I just wanted to say...

I just wanted to say...

A Very Old Man with Enormous Wings

TheatrePosted by Pete Nov 28, 2011 16:34

The one where Kneehigh team up with Little Angel?

The Little Angel Theatre are celebrating their 50th year, and teaming up with Mike Shepherd and Kneehigh Theatre company for their production of A very old man with Enormous Wings, they have everything to celebrate for, and deserve to shout and pop a few champagne corks throughout this wonderful production.

As I mention puppets, many of you will instantly sneer, or even hover over the X in the top right hand corner. DON’T! Stick with me, I want to change your preconceptions, for this is no way a take on a shabby Punch and Judy, and I would easily place a wager that in seeing this production you would definitely reconsider your thoughts, maybe even book to see it again.

How can I be so confident? Because to put it simply, Little Angel and Kneehigh have create a piece of theatre that is visually stunning and all together rather beautiful. It’s enchanting and I found myself completely focussed on the little stage as they evoked every sense of my imagination. Doesn’t sound like your average puppet show huh?

We arrive in a little seaside village that has been overrun by lots of crabs. The first scene sees the villagers battle to remove them from every nook and cranny. A local boy has also been extremely feverish for some weeks and there is concern that he may not pull through.

Until, during a storm, an old man with “enormous wings” comes crashing down on the shore, his fluttering fills the theatre as he battles to continue his flight. As the storm passes the villagers quickly venture out to see what this angel?, chicken?, mythical creature is. What’s more is that they realise that their crustaceans problem has been eradicated and the little boy is suddenly fit and healthy. How did this happen?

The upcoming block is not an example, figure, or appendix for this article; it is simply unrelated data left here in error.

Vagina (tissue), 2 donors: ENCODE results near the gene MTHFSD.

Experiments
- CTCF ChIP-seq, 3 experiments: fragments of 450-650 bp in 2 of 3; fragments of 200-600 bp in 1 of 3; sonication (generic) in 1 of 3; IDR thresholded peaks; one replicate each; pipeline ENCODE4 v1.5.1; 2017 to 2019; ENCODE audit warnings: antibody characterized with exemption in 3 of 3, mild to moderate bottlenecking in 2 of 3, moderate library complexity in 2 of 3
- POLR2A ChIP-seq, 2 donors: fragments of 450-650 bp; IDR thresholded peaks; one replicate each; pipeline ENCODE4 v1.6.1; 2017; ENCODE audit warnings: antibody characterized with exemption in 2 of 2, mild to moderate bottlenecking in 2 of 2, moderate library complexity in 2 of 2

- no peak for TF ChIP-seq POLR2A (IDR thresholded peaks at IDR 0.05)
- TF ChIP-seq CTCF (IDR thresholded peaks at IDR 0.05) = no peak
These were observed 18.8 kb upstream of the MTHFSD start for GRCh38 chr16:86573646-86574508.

A couple quickly capture the man and cash in on his healing powers, but by act two we realise that the whole village has managed to spin this good fortune, as the tour buses arrive in their droves and American tourists are ready to splash the cash for a quick photo. The lovable nosy neighbour who guides us through this tale even opens up a tea room.

The team of highly skilled puppeteers, Sarah Wright, Roger Lack, Ruth Calkin and Rachel Leonard work their way through some 100 puppets in this production, singing and characterising a whole community of puppets, and they do so with ease. For those who think puppetry is easy, you’d be wrong as it is very skilled art to get the audience to focus on the puppet rather than the manipulator, and to believe that the puppet in hand is actually thinking, breathing and believeable. As you would expect with 50 years experience, this really isn’t an issue for this talented team.

The piece, set on an inventive design by Little Angel founder Lyndie Wright, really submerges the audience in this tiny world, and I couldn’t help but think half way through how truly special this experience was. After seeing shows night after night, it takes a performance such as this to really wake you up and witness some true creativity, I left the theatre with an experience not just 90 minutes of entertainment, and that is something really special.

Happy Birthday Little Angel Theatre, and here’s to the next!

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